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Archive for July, 2012

Social Media for Nonprofits: Understanding “Online Persona”

John Haydon, a thought leader in nonprofit social media, wrote recently about “Online Persona.” http://bit.ly/Rot7Ap. You can learn more about John on his website: http://www.johnhaydon.com. John has taken a useful Infographic produced by Blackbaud that organizes nonprofit social media audiences into four groups: Key Influencers, Engagers, Multichannel Consumers, and Standard Consumers. In setting social media strategy, it’s important for those responsible for communication to understand the audience(s) and to tailor outbound communication approach reaching the various personas out there. As nonprofits consider social media approach it’s important to know your audience.

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Re-thinking the Nonprofit Annual Appeal

I’ve written here occasionally over the past two years on steps a Nonprofit can take to spruce up or revitalize the Annual Appeal.

Here are a few of the activities I’ve recommended, but this time all in one spot for your convenience:

  • Follow up.  Four-to-six weeks after your initial Appeal, send a follow-up to selected segments of your list who didn’t respond first time around.  Take a theme from the initial Appeal, and do a short update on it.
  • Second Appeal.   Six months after your initial Appeal, go back to your donors with a new mission-related message, or a new story to tell that will get your supporters’ attention and motivate them to give again.
  • Stewardship.  Have a “thank you” plan and system in place that acknowledges gifts soon after they are received. Personalize the “thank you” to different degrees depending on amount of gift and the duration of relationship with the particular donor.
  • Communicate. Have a communication plan and system in place that keeps your donors informed on what’s happening at your Nonprofit that will be of interest. Consider a special, exclusive executive newsletter to donors with notes and observations from the CEO that give a insider perspective to what’s happening.
  • Always the Mission.  All communication always features the Nonprofit mission.

In my estimation, these steps should produce 10% or greater increase from your Annual Appeal.  Track it, and see what you get for results.

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Rules of the Road in Board Governance

Perhaps you checked out this link to a recent article in Chronicle of Philanthropy http://bit.ly/PAQLmj about the brouhaha at University of Virginia regarding board action to dismiss the University President.  As I understand it, the board chairperson acted out-of-line, and informally approached individual board members to get their vote of no confidence in the President.  Clearly, an act lacking in transparency. An act that got the whole campus in an uproar and out of kilter.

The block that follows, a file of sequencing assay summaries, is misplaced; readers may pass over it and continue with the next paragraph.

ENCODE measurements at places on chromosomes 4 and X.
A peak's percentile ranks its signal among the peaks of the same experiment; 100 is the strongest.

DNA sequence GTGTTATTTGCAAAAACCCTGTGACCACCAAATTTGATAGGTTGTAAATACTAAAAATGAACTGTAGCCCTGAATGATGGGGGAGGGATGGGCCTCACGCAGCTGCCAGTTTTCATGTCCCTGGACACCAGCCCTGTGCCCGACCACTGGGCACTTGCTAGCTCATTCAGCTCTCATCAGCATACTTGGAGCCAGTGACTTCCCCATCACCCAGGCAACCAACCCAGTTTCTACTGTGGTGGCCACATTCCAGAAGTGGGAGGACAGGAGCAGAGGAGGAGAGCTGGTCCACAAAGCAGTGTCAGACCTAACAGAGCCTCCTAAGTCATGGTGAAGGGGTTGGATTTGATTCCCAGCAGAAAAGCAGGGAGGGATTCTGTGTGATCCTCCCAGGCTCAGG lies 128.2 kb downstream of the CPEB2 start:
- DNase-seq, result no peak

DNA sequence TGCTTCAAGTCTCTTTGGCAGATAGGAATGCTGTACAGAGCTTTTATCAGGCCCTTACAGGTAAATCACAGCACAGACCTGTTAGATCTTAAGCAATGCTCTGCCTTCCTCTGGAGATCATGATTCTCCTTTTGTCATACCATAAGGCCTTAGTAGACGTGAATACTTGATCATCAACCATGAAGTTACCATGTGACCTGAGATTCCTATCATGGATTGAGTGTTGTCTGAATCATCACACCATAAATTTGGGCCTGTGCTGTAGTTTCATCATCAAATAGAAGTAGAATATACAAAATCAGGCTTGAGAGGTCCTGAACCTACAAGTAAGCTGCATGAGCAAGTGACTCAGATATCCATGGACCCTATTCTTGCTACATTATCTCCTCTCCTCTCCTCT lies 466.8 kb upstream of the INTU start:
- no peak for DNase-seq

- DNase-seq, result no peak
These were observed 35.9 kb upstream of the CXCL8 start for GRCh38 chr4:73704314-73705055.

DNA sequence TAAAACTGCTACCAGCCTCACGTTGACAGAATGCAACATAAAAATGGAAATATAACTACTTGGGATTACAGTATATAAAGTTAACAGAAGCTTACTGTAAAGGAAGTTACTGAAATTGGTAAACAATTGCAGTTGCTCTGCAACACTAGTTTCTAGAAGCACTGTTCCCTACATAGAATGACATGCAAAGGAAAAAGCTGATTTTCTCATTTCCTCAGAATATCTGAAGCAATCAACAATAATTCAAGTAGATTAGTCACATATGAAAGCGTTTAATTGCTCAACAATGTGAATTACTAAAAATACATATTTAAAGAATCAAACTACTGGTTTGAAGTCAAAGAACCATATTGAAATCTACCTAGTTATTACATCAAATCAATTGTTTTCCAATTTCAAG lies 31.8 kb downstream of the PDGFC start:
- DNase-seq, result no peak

Members of nonprofit boards of directors should know the parameters that circumscribe their actions.  The concept of “governance” isn’t something carried out by the whim of a disgruntled board member.  If there are grounds for dismissal of the nonprofit President/CEO, there should be procedures set out on what constitutes grounds for dismissal, and how the dismissal process will work.

For everyone’s sake (meaning all stakeholders in that nonprofit, whatever its size or shape) there needs to be clarity on the rules of how the nonprofit will operate in certain challenging situations so all the players know there are standards and that those standards are being upheld by leadership.

Good governance encompasses a number of things that comprise “parameters” for the nonprofit.  These parameters include:

  • Bylaws of the nonprofit organization, which include duties and responsibilities of the board and the CEO
  • If the bylaws don’t encompass duties of the CEO, then the job description does
  • IRS requirements for nonprofit organizations that have tax-exempt status
  • State law that covers corporations, particularly nonprofit corporations
  • Understanding financial reporting as required by CPA standards that apply to all nonprofit corporations
  • The personnel policies and all other policies adopted by the board of directors

The nonprofit board of directors should conduct a review or update in training on these parameters each year, to remind all of the rules of the road that govern how a nonprofit will operate.  The duty of loyalty and the duty of care require that members stay up-to-date on the rules. When members take things for granted, mistakes happen that can undermine the effectiveness of the nonprofit in delivering its mission.

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Chronicle of Philanthropy on U of VA Board & a Lesson for Us

Chronicle of Philanthropy features an article about the attempt of a group of U of Virginia board members to remove the University President. The rump group obtained the President’s resignation, but created such a furor on campus that the board was forced to invite her back! A startling story, and a great lesson for governing boards of directors of nonprofits of all shapes and sizes.  When a few overzealous people try to sidestep the governance process, there is usually hell to pay.  http://bit.ly/PAQLmj.

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